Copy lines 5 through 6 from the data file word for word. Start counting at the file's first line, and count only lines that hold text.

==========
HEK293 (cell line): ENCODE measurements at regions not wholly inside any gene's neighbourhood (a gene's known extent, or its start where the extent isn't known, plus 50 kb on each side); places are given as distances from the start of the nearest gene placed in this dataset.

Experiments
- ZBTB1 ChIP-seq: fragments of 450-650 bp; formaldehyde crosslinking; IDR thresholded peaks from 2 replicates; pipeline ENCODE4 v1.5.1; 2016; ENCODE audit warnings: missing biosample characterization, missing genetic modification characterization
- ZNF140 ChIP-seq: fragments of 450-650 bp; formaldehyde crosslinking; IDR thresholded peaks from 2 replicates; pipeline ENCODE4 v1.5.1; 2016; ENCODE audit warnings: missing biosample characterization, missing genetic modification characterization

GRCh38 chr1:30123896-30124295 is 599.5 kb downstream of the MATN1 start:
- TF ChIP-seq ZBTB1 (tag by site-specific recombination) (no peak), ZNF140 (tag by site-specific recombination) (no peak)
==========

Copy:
GRCh38 chr1:30123896-30124295 is 599.5 kb downstream of the MATN1 start:
- TF ChIP-seq ZBTB1 (tag by site-specific recombination) (no peak), ZNF140 (tag by site-specific recombination) (no peak)